Decalcification is an important effect of orthodontic therapy on tooth enamel as orthodontic accessories and their bonding materials create retentive areas around them for bacterial biofilm accumulation . This allied to poor oral hygiene habits and leads to the formation of white stain lesions and marginal gingivitis adjacent to fixed orthodontic appliances [1, 13].
With the intention of minimizing and preventing white spot lesions, there is awareness about the use of new fluoride-releasing materials .
Glass ionomer cements were developed with the aim of uniting biological and chemical properties in one and the same material. In addition to promoting fixation to the tooth surface, they release and are recharged with fluoride, thereby reducing white stain lesions around brackets [6, 14–16].
However, the GICs have lower bond strength to the enamel surface in comparison with orthodontic composites. With the intention of associating important characteristics of the two materials, such as shear bond strength and fluoride release, resin modified glass ionomer cements were developed, which release fluoride without compromising the bond strength to the tooth surface .
The bond strength between orthodontic accessories and enamel may be compromised by the presence of the acquired pellicle at the time when they are being bonded [17–20]. It is well known because it is a biologically important integument on the tooth surface as it constitutes the interface between the enamel surface and the first layer of oral biofilm. It is recognized that at a functional level, it plays a role in mineral homeostasis of tooth enamel. There is ample evidence that this structure is formed by selective adsorption of proteins, peptides, and other molecules present in oral fluid [18, 20]. Therefore, it is of fundamental importance to remove the acquired pellicle by deproteinizing it before performing orthodontic bracket bonding.
With the purpose of eliminating the influence of the organic matrix on the adhesion of composites to the enamel surface, Justus  suggested the use of 5.25% NaOCl for 60 s, and Pithon suggested the use of 10% papain for 60 s as deproteinizing agent before etching with 37% phosphoric acid, showing good results.
The aim of the present study was to verify the hypothesis that deproteinization of the enamel surface with 2%, 4%, 6%, 8%, and 10% papain gel for 60 s increases the shear bond strength of brackets bonded with RMGIC.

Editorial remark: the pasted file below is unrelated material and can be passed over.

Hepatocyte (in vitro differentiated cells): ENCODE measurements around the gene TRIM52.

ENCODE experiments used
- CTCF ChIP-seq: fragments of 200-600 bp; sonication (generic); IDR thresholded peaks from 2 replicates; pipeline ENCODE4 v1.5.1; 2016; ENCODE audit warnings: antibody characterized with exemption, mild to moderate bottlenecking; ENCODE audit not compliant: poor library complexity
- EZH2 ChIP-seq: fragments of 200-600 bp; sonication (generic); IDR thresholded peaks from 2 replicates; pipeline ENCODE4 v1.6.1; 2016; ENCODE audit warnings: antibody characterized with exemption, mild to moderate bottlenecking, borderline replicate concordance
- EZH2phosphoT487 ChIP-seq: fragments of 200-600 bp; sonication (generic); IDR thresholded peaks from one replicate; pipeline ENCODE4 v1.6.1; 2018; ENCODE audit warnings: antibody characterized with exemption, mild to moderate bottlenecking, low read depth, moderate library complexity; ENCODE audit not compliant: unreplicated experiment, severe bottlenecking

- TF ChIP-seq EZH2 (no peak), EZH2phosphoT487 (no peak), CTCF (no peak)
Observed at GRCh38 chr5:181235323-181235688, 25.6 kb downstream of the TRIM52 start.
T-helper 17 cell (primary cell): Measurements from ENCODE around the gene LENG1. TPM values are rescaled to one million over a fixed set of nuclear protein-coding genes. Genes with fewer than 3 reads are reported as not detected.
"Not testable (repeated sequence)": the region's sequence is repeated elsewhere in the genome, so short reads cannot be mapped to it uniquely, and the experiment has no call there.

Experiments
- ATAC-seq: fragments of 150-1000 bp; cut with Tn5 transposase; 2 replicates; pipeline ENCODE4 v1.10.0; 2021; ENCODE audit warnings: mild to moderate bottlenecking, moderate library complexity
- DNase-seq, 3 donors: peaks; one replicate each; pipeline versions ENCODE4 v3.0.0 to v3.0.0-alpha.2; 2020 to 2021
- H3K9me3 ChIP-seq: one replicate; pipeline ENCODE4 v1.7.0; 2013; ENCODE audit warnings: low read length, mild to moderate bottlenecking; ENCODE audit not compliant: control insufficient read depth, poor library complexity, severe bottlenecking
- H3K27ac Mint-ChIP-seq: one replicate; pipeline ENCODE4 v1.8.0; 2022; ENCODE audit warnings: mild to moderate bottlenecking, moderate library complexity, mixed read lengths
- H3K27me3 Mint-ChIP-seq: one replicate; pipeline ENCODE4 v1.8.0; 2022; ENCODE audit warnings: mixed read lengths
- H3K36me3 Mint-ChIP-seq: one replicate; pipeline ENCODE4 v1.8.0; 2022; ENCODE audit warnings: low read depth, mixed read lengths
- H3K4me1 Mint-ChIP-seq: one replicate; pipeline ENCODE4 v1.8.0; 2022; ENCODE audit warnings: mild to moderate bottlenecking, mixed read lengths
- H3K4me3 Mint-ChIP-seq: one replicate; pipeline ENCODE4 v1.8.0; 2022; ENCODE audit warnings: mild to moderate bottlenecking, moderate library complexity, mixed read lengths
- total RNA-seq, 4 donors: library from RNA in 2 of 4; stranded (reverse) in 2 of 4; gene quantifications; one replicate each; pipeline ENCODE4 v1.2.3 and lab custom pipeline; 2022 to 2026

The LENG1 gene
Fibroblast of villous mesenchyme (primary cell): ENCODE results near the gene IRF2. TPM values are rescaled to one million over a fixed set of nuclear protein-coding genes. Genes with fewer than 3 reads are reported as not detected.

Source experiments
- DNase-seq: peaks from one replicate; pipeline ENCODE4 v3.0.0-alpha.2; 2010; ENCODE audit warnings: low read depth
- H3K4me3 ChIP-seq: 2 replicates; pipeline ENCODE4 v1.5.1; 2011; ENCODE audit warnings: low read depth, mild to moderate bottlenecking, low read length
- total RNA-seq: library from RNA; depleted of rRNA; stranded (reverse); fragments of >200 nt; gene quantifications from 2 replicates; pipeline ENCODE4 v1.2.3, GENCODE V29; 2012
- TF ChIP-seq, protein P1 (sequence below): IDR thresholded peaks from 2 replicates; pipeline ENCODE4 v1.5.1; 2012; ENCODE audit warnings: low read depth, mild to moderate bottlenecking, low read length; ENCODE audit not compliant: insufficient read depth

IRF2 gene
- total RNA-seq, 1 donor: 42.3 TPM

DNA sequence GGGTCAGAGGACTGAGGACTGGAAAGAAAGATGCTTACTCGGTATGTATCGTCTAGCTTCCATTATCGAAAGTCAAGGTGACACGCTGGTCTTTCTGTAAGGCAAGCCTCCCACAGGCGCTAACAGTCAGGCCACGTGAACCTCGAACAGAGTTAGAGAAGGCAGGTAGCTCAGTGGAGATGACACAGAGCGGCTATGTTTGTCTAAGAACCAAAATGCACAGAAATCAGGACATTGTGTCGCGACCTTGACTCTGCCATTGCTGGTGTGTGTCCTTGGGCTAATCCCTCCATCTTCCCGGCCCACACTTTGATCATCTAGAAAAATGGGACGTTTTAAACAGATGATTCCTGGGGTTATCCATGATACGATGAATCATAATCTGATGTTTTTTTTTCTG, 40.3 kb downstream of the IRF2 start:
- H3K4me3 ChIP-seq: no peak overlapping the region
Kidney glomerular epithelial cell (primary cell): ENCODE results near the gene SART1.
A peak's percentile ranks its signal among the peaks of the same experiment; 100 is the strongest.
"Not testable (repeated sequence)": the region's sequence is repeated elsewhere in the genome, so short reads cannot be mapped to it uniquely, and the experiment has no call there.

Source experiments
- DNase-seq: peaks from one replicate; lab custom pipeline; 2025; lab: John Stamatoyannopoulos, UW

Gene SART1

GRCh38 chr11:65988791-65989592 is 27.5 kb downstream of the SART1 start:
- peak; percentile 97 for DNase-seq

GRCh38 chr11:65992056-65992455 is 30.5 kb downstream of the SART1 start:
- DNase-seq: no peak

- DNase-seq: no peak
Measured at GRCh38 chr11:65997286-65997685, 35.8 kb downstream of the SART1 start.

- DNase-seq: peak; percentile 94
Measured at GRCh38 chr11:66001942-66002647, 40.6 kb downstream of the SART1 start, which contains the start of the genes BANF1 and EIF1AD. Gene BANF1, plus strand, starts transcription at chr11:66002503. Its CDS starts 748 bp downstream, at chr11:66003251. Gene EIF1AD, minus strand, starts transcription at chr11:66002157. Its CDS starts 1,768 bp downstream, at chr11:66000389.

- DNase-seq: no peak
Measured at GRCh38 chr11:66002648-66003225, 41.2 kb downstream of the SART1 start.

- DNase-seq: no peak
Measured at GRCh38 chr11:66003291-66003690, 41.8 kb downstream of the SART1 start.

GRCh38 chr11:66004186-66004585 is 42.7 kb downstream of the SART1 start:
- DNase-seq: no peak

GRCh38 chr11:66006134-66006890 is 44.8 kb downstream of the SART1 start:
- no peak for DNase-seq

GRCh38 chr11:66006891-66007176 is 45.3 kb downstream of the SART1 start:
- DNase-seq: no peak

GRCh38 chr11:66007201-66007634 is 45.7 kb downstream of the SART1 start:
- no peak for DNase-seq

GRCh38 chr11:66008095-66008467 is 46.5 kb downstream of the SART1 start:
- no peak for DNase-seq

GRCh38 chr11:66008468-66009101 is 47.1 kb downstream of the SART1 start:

Deproteinization performed with papain gel removes the acquired pellicle, which persists after prophylaxis, from the tooth surface .
The gel at concentrations of 2%, 4%, 6%, 8%, and 10% is obtained from an alkaloid enzyme, papain, extracted from the papaya fruit (Carica papaya). It is extracted from the latex in the leaves and skin of the mature fruit. In addition to the proteolytic action, it has antibacterial and anti-inflammatory properties, thus acts as remover of necrotic remainders, and is not cytotoxic [11, 21, 22].
Papacárie® is papain presented in gel form and differs from that used in the present study. It is not formulated from pure papain but is made up of chloramine - a compound of chlorine and ammonia used for root canal irrigation and toluidine blue dye - photosensitizer with antimicrobial properties, and papain . In this study, the gel was used because in this presentation, it is easy to manipulate. In this study, it was perceived that in concentrations of up to 6%, in groups 2, 3, and 4, papain gel showed no statistical differences from the control group, and its use in these concentrations is not clinically relevant, considering that its use adds a clinical step without any real gain in bond strength.
Deproteinization is a prudent step to include when using RMGIC as there is an improvement in marginal sealing at the base of the accessory with the enamel surface, in addition to the formation of white stain lesions being minimized with the use of RMGIC .
The enamel surface etched with 37% phosphoric acid after eliminating the organic elements from it probably produces more tags that penetrate into the enamel. These lead to a significant increase in mechanical retention of adhesives to enamel, particularly RMGICs, as demonstrated in the present study .
The use of papain as deproteinizing agent increases the shear bond strength irrespective of the etching agent .
When comparing the mean shear bond strength values presented by the groups (3, 4, 5, and 6), with the values suggested by Reynolds , these are adequate for the majority of procedures performed in orthodontics (between 5.9 and 7.8 MPa).
Apart from the groups already mentioned, papain gel was also tested at concentrations of 8% and 10%. These obtained better results in comparison with the other groups and presented no statistical differences between them. Thus, the concentrations of 8% and 10% increased the RMGIC bond to the enamel surface, adding another favorable characteristic to this material when one thinks of using it for bonding orthodontic accessories, a result that corroborates Pithon's findings .
As regards the ARI, the control group presented statistical differences from the other groups (2, 3, 4, 5, and 6), and these showed no statistical differences among them. This result is clinically relevant considering that papain gel at all tested concentrations increased the RMGIC bond to tooth enamel and also avoided damage to enamel when the accessories were debonded.
The results presented here are given preliminaries that were coming from an in vitro study. In vivo studies should be performed in order to confirm our findings.
The results presented here are preliminaries given that were coming from an in vitro study. In vivo studies should be performed in order to confirm our findings.